Uraia, The Kenya National Civic Education Program, has already committed to provide long term support to Civil Society in South Sudan until the end of the Transition process.

There are already initiatives to mobilize citizens from across the country to become more active both key Transition processes that will among other things lead to a new constitution.

The Civil Society in Kenya have committed to provide long term support to their peers from South Sudan.

The Civil Society Monthly dialogue is active and is composed of the following thematic groups thematic groups on Justice and Human Rights and Legislation and Good Governance

  1. Supporting Civil Society in the Negotiations

The Africa Platform sits in the Executive Committee of the Platform on Peacebuilding and StateBuilding (CSPPS), the Civil Society arm of the IDPS.

We used this influence to secure additional financial support from the CSPPS to help strengthen the Civil Society Coalition in the Negotiation process. With this additional support the Coalition was able to be present at the mediation efforts in Addis Ababa.  Some members of the Platform were appointed as part of the tripartite negotiation team under the leadership of IGAD. They were among the 19 CSO leaders who were officially accepted by IGAD and remained members of the mediation team until the negotiations ended in 2015.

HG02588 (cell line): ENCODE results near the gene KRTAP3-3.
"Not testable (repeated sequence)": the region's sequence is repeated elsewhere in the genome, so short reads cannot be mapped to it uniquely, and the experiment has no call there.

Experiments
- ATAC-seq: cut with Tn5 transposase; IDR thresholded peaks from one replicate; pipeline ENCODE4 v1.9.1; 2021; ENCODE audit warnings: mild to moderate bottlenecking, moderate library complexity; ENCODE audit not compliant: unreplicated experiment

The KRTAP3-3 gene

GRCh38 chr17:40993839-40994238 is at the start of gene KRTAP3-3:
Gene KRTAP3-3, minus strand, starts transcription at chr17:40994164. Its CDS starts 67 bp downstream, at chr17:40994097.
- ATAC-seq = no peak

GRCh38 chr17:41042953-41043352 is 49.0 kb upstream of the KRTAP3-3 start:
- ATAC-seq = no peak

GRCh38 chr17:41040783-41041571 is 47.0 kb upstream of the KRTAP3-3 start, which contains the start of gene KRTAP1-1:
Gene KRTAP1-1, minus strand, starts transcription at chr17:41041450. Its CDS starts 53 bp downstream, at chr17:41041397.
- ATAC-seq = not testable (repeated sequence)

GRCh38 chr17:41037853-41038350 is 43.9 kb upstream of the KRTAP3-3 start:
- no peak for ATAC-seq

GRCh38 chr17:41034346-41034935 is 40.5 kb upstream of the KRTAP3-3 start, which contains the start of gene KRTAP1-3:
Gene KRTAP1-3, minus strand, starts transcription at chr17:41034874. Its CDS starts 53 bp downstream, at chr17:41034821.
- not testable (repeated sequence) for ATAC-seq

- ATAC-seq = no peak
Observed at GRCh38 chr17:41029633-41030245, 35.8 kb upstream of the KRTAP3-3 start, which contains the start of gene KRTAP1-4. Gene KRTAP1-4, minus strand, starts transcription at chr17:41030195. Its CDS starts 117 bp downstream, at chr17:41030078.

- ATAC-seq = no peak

The Africa Platform later travelled to Addis Ababa to offer support to the CSOs who were part of the mediation efforts. We held discussions with some of the negotiators from the SPLM-Opposition

We met and agreed on a support process for the Civil Society. One other Global CSO group, Society for International Development, committed to broker a discussion following emerging rifts among the 19 CSOs Details of the discussion are ongoing.